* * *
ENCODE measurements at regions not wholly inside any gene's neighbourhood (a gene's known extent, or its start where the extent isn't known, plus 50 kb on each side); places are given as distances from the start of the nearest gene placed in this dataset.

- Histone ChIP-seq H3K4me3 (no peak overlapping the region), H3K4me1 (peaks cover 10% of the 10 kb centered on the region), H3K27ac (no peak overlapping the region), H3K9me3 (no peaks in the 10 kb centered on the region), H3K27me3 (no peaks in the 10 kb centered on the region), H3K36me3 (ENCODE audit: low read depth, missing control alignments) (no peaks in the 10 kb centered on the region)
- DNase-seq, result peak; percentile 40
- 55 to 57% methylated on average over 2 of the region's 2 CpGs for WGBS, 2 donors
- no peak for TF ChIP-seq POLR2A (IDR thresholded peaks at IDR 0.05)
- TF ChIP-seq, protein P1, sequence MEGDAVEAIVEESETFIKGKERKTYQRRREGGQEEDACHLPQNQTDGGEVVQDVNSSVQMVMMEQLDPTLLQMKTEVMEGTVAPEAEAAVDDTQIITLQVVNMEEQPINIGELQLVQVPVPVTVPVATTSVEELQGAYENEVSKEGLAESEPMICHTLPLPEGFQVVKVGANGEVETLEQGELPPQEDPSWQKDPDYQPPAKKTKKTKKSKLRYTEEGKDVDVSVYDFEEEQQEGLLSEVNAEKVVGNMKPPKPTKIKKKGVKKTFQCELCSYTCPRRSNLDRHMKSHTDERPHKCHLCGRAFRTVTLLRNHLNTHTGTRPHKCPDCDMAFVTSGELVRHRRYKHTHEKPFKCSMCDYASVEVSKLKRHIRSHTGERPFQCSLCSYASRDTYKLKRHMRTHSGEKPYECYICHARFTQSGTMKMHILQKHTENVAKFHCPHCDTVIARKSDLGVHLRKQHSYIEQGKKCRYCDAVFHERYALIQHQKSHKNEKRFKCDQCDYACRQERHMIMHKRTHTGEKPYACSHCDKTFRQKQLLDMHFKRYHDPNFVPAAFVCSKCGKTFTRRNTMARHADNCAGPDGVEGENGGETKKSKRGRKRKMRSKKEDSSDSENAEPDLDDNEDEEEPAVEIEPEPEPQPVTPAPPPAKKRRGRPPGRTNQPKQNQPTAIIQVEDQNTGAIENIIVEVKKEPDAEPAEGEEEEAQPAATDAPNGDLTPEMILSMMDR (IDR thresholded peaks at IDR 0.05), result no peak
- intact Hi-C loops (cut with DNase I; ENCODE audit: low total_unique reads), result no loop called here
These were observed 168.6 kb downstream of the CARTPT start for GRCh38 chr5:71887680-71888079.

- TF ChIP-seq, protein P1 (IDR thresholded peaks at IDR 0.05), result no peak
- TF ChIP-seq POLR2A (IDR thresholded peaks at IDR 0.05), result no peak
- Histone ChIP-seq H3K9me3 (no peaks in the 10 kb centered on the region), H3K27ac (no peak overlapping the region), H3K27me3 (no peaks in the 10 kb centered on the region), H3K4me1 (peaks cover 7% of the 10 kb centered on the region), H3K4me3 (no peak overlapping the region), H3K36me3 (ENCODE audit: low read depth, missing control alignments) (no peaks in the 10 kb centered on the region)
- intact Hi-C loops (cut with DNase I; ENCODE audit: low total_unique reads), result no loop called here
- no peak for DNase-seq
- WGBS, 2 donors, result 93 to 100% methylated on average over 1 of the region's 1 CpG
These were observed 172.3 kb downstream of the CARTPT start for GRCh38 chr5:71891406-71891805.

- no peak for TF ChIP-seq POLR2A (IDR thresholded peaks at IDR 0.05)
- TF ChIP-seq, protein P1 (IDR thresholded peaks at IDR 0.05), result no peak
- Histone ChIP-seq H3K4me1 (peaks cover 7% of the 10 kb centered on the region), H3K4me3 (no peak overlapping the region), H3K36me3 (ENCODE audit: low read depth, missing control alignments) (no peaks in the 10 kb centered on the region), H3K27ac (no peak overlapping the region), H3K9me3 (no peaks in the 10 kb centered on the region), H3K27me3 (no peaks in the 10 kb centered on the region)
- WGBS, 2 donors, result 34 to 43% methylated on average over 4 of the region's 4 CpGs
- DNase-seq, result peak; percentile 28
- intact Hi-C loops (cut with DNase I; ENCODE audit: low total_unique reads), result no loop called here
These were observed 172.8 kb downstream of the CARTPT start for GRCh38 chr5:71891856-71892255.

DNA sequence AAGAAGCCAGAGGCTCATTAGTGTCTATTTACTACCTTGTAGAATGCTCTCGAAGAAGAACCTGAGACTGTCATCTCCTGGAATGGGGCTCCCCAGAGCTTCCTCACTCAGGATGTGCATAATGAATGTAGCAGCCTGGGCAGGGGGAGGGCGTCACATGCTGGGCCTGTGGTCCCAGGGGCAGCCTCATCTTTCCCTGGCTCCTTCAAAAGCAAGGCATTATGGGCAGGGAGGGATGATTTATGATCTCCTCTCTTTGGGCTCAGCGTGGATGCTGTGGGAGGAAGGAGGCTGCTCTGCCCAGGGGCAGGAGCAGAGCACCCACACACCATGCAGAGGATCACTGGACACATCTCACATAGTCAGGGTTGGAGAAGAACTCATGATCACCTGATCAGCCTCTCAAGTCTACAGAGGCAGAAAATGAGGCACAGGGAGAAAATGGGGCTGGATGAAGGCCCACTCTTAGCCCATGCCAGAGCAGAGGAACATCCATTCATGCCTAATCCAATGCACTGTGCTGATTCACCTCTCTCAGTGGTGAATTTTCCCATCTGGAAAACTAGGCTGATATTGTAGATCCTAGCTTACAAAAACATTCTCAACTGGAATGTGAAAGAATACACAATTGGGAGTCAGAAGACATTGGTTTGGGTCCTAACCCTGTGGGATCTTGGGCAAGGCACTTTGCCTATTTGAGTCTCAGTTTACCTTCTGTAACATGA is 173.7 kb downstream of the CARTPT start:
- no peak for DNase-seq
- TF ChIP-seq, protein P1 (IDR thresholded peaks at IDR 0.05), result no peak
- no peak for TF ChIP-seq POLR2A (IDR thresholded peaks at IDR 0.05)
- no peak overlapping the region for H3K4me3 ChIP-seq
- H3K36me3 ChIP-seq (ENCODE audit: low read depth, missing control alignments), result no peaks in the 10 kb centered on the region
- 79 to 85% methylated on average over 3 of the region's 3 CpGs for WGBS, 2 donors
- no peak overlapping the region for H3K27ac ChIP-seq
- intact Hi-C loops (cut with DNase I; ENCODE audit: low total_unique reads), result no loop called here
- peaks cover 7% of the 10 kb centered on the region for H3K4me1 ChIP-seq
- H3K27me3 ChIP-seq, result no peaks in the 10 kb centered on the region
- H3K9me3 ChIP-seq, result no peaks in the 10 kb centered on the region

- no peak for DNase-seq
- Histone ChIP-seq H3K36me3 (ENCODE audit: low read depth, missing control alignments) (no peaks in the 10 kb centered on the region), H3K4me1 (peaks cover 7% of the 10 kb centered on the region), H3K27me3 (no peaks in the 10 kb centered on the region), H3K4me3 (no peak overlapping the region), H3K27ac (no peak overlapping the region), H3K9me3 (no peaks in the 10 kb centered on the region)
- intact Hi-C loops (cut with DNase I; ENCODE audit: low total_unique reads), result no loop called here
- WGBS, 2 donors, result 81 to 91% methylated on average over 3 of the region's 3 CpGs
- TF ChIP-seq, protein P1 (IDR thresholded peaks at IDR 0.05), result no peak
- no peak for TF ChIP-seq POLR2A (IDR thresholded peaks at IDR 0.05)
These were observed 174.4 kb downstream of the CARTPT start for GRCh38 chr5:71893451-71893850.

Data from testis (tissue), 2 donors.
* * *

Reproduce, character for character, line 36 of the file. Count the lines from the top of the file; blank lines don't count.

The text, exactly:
- Histone ChIP-seq H3K36me3 (ENCODE audit: low read depth, missing control alignments) (no peaks in the 10 kb centered on the region), H3K4me1 (peaks cover 7% of the 10 kb centered on the region), H3K27me3 (no peaks in the 10 kb centered on the region), H3K4me3 (no peak overlapping the region), H3K27ac (no peak overlapping the region), H3K9me3 (no peaks in the 10 kb centered on the region)